The disputes resolutions, which fall within the international commercial contracts, are mainly carried out under the auspices of different rulemaking bodies and institutions[3]. Some of these internationally recognised institutions include the JAMS International, International Centre for Dispute Resolution (ICDR), the London Court of International Arbitration (LCIA), International Chamber of Commerce (ICC), Singapore International Arbitration Centre (SIAC), and International Centre for Dispute Resolution (ICDR). On addition to this, there are specialist ADR bodies that have mediation and arbitration panel and  centres such as the World Intellectual Property Organisation (WIPO). Some of these arbitral institutions have adopted the rules of the UNCITRAL, which they use in the arbitration of the international cases. As such, international institutions like the ICC plays instrumental role in constituting tribunals that arbitrate various international business or relational disputes[4].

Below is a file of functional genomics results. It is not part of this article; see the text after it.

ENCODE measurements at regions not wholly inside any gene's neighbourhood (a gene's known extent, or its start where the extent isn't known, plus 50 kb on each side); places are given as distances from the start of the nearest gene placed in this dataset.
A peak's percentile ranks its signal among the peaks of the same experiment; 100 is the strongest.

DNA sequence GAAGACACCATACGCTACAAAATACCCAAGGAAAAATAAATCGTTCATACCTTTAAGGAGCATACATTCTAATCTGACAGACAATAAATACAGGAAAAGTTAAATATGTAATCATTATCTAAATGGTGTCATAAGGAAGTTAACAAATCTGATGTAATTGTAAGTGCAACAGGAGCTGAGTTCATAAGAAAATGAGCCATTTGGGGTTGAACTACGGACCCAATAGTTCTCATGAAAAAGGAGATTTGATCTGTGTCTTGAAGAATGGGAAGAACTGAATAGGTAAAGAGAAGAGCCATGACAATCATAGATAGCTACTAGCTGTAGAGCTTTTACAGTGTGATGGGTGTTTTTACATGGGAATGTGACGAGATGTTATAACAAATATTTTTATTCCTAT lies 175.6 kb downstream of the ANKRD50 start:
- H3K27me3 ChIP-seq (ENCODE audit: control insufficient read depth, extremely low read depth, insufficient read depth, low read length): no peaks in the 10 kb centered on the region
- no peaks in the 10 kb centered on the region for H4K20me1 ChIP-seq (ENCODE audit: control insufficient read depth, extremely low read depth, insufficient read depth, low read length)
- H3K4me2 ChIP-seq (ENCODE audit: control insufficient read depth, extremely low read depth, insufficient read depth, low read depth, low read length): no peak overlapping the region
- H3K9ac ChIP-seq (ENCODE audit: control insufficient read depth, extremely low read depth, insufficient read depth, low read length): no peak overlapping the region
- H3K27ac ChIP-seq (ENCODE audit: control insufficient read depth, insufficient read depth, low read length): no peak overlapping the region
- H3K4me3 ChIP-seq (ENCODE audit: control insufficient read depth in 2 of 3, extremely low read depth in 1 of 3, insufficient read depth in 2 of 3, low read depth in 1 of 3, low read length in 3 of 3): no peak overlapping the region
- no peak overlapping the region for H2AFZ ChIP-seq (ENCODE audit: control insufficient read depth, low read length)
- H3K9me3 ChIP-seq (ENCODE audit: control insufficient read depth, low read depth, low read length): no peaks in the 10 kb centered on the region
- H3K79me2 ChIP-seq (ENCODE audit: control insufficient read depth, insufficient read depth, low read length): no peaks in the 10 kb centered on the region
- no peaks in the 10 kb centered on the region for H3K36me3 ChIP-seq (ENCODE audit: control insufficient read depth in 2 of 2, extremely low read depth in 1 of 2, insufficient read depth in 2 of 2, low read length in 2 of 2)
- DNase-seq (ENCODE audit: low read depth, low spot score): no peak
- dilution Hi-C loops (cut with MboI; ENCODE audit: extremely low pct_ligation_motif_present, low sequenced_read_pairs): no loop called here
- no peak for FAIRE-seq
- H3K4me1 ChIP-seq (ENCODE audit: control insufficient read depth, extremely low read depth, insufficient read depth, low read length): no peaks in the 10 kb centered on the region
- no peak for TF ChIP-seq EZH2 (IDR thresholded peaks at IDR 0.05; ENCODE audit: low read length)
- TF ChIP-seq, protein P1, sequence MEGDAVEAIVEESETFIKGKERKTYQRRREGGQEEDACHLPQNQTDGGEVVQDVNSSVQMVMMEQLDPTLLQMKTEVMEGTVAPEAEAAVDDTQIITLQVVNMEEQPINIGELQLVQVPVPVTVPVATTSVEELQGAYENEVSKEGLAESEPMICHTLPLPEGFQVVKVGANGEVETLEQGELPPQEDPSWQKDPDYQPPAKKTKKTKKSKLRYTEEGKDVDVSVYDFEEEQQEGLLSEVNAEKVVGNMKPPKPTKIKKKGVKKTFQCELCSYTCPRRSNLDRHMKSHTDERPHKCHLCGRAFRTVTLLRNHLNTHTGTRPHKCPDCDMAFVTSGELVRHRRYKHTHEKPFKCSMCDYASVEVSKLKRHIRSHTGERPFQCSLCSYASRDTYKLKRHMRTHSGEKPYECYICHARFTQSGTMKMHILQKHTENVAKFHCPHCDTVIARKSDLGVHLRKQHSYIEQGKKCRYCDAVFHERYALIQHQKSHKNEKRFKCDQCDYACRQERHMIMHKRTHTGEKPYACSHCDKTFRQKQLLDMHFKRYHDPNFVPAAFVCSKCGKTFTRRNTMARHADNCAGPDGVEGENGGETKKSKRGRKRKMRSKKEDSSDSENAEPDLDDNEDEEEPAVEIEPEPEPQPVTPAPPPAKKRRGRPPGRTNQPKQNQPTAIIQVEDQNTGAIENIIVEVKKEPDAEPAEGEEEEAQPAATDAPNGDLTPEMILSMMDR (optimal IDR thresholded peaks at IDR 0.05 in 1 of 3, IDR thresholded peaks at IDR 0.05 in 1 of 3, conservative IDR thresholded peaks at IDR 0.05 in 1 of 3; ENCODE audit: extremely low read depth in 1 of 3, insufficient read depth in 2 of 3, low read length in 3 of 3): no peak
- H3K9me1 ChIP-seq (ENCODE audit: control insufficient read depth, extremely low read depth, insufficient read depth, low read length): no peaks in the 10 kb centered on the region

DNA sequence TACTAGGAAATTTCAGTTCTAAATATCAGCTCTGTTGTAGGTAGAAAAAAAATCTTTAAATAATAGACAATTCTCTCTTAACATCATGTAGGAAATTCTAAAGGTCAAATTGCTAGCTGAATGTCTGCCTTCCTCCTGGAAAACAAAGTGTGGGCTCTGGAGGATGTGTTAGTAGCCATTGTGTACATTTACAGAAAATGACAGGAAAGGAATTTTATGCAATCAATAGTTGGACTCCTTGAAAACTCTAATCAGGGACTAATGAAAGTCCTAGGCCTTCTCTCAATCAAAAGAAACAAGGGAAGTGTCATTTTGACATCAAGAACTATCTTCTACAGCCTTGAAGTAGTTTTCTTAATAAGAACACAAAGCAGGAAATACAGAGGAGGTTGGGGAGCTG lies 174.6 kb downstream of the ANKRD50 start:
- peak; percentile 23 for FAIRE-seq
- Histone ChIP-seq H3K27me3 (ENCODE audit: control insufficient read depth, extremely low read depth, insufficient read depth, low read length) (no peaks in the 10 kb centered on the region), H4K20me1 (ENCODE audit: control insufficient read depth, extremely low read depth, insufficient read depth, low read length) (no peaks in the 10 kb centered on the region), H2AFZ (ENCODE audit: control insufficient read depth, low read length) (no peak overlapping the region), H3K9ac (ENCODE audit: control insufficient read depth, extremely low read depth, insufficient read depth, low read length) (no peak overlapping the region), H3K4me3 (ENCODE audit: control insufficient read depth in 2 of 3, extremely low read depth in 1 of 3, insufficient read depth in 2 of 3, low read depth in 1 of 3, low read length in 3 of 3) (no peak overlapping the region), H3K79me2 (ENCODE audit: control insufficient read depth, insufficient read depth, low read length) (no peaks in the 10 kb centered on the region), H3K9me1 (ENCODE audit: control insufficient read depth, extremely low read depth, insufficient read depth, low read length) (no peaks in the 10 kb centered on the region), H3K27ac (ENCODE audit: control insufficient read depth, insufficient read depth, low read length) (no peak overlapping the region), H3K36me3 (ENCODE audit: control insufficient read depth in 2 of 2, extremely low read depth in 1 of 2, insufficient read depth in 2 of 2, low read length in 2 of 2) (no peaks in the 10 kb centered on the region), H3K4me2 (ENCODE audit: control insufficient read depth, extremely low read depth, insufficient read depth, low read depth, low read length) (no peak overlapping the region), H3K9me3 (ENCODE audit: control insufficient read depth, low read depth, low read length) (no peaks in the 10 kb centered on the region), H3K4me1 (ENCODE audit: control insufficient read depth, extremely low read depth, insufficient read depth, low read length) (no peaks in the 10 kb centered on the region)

The parties to the international commercial agreements are at liberty to choose their arbitrator and include this provision in their contract. Parties to the disputed international contracts often opt for the institutions like the ICC as the arbitrator due to its ability to resolve the dispute in a more neutral forum and the ability to make more enforceable binding decisions. The UN Convention on the Recognition and Enforcement of Foreign Arbitral Awards of 1958 serves as the principal instrument that governs the awards and enforcement of the international commercial agreements’ arbitrations. This convention is ratified by more than 140 countries and was drafted under the UN auspices. The convention obligates the states, which have ratified it, to enforce and recognize the foreign arbitral awards and the international arbitration agreements that are issued in the other contracting states, subject to some exceptions[5].